There are opportunities to solidify personal relationships at conferences and other industry events, but they are hardly an everyday occurrence.

For many bloggers, social media isn’t just a way to promote our latest blog posts.

It’s an opportunity to forge meaningful personal relationships with other bloggers, support one another in learning, and build community.

Here are some of my tips for building community online with other bloggers using some of the most popular social media platforms. [Read more...]

Content: Feed Your Blog First

ContentAre you spending time week after week researching and compiling valuable content, then only using it for your newsletters?

Stop doing that, and consider doing this.

Publish that content in the form of a blog post. It will then be archived on your blog, the keywords used would help you to rise in Google rankings and increase your chances of being found online, and you would potentially influence a much wider audience than your newsletter subscribers alone.

So, instead of a newsletter, experiment by creating a weekly wrap up on your blog – perhaps on weekends when things are more quiet. Consistently tag / categorize it “Weekly Wrap” or “Newsletter.”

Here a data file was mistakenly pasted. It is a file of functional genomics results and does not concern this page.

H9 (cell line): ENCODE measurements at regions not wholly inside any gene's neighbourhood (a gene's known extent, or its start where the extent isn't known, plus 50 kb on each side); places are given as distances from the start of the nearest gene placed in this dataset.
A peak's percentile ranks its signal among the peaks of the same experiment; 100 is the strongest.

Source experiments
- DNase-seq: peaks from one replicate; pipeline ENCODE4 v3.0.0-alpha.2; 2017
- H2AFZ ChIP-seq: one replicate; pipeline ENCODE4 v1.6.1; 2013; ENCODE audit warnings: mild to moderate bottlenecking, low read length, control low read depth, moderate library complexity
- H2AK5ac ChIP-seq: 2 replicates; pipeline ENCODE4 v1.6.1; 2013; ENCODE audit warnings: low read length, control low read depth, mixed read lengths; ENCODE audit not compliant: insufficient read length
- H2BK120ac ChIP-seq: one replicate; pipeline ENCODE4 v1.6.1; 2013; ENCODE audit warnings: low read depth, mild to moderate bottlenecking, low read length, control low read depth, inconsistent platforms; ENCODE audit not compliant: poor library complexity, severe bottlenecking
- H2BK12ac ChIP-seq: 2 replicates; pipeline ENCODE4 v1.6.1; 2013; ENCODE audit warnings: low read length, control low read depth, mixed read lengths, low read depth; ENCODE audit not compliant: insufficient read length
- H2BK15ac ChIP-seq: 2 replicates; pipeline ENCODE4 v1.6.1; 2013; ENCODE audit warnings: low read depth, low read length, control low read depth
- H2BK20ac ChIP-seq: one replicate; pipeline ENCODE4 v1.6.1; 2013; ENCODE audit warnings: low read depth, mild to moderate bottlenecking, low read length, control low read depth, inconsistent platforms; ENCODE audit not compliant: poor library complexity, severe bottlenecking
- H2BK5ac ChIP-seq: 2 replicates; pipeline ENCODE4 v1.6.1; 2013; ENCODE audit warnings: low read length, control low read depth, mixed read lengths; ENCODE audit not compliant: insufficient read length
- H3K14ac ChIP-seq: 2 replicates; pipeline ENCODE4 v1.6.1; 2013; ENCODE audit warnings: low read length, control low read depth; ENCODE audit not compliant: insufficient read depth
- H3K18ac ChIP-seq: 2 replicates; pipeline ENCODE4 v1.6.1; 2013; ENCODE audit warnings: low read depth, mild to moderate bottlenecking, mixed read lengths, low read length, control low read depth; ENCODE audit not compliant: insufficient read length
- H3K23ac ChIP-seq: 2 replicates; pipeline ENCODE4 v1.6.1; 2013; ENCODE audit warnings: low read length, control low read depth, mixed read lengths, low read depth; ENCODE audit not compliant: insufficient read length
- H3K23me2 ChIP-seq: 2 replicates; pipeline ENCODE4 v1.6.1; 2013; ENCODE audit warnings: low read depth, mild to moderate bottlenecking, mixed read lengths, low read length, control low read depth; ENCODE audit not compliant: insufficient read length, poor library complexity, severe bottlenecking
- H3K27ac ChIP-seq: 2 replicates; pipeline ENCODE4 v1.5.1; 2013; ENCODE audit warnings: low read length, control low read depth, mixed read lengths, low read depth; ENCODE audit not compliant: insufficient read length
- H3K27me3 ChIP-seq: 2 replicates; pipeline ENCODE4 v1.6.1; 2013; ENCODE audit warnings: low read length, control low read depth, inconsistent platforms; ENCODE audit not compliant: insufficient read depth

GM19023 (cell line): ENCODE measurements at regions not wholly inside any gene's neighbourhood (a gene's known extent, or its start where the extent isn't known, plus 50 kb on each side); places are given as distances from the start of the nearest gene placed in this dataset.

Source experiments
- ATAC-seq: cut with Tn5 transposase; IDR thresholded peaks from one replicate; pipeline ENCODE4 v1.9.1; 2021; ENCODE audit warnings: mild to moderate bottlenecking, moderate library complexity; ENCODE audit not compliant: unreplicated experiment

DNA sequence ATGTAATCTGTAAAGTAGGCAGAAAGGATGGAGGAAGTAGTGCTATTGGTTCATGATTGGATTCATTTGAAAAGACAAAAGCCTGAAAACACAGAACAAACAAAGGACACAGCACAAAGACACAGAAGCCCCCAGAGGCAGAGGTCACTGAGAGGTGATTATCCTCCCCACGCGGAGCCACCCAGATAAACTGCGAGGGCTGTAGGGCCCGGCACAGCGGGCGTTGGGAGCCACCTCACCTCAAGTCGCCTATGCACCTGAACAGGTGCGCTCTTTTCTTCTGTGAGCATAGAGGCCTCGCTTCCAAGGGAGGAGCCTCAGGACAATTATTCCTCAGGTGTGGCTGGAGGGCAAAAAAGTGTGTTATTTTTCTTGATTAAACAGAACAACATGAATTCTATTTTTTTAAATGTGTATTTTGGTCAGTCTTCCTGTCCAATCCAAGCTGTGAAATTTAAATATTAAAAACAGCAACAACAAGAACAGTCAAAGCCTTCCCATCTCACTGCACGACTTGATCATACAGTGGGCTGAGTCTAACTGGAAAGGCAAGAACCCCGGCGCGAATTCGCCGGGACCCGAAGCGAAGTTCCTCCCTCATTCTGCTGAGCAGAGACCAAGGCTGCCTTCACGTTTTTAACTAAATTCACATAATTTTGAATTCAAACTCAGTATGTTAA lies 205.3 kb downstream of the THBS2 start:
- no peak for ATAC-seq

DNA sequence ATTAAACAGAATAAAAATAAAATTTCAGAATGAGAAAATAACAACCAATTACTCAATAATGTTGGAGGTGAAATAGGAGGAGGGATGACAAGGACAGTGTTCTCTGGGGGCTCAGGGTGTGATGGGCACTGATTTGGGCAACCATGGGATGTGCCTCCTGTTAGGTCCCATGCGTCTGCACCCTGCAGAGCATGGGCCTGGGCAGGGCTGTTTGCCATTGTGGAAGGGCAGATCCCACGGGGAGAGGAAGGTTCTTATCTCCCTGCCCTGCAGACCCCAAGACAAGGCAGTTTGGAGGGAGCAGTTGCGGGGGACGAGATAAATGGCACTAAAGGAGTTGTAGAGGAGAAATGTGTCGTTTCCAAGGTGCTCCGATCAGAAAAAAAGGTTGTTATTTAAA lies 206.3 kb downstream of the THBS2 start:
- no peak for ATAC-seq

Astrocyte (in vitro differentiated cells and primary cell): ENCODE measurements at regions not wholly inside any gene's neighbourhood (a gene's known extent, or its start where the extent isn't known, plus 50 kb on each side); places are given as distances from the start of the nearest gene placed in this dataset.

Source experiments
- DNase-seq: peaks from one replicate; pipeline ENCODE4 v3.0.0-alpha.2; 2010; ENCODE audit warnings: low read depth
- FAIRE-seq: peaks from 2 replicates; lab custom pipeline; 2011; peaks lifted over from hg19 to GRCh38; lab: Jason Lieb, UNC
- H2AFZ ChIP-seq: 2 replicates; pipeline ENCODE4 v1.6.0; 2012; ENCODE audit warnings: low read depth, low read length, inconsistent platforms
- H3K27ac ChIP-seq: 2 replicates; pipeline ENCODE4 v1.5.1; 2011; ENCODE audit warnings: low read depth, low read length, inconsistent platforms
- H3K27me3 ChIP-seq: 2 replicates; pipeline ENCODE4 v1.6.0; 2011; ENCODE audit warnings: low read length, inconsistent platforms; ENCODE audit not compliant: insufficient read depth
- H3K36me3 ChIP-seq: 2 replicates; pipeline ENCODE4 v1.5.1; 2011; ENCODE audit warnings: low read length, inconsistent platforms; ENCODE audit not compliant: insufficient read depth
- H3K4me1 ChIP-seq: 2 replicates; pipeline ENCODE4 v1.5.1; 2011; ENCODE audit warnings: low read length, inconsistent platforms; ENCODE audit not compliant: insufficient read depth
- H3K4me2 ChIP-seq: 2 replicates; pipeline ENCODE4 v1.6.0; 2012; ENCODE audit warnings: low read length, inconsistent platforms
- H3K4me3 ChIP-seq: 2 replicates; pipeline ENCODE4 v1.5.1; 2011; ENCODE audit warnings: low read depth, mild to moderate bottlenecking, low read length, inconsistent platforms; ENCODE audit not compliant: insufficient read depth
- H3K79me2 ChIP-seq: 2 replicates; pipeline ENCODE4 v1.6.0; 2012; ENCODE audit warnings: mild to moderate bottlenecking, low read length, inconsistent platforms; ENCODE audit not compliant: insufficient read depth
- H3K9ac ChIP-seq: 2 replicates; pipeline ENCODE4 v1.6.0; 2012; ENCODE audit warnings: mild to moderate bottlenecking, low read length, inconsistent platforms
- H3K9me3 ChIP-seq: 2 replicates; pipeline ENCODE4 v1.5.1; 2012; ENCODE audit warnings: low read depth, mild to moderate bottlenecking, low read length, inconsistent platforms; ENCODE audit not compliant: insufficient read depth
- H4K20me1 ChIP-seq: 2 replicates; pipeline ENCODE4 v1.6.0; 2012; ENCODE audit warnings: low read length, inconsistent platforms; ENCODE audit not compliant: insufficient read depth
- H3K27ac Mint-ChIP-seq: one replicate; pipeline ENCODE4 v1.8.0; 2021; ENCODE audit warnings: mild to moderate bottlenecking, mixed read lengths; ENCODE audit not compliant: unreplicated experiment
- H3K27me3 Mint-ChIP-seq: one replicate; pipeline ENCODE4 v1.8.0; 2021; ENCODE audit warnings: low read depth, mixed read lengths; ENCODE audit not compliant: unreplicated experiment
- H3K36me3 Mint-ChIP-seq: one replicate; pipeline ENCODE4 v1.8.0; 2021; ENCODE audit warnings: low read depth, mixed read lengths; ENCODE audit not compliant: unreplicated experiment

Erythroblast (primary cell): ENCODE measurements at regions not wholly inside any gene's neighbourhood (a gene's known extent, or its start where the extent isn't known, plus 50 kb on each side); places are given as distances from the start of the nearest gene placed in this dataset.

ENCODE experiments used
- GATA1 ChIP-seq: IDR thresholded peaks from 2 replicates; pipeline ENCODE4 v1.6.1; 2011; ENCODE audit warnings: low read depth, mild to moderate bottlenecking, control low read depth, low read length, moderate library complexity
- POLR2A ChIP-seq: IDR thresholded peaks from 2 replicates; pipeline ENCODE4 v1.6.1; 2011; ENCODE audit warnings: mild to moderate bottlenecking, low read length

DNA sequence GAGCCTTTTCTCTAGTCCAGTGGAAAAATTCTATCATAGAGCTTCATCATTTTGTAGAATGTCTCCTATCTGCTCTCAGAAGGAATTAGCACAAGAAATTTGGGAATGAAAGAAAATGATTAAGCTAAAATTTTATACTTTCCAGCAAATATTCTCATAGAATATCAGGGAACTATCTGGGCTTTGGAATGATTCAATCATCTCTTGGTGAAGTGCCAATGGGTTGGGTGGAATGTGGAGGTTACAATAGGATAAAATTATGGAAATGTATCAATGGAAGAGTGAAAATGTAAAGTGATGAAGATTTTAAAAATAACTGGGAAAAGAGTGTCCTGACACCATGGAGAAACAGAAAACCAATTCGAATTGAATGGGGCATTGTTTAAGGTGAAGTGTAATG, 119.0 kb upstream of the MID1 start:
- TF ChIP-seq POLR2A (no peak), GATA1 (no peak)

@CopyBlogger does this each and every week; it’s a great way to summarize your week in a single post, and to add extra editorial and have a little fun if you want. If it’s good enough for Brian Clark and his hundreds of thousands of subscribers, it’s good enough for you! [Read more...]

Why Work for Free? Because it Works

work for freeI read a particularly irksome blog post recently, where the writer took umbrage with unpaid internships. Admittedly, that’s a big kettle of fish, with pros and cons, and differing opinions. But what really irked me was this concept that people shouldn’t work for free.

Are you kidding me? What world do you live in – because it certainly isn’t the same one I am occupying at the moment.

People work for free all the time. [Read more...]

What is the ROI of Blogging?

The ROI of BloggingWhen I started blogging seven years ago, it was a complete disaster.

There was no such thing as WordPress or Blogger. No such thing as FeedBlitz or email subscriptions. No such thing as social share buttons or Livefyre.

It was just a blank screen, some incomplete thoughts, and a publish button.

Fast forward four years when we actually put some goals in place for Spin Sucks and it was things such as, “Increase visitors by 36 percent” and “Add one guest blogger every day.” What we were missing, though, was the return-on-investment, in terms of actually getting clients from all of the work we were doing.

Tom Elgar, the CEO of passle, recently wrote a blog post called “The Unremarked Death of Another Business Blog.” In it, he describes how difficult it is to not only start and maintain a blog, but to grow it and to keep it alive.

According to the Content Marketing Institute, producing content, producing engaging content, and producing a variety of content are the biggest challenges for content marketers. But 33 percent also said they have the inability to measure its effectiveness. [Read more...]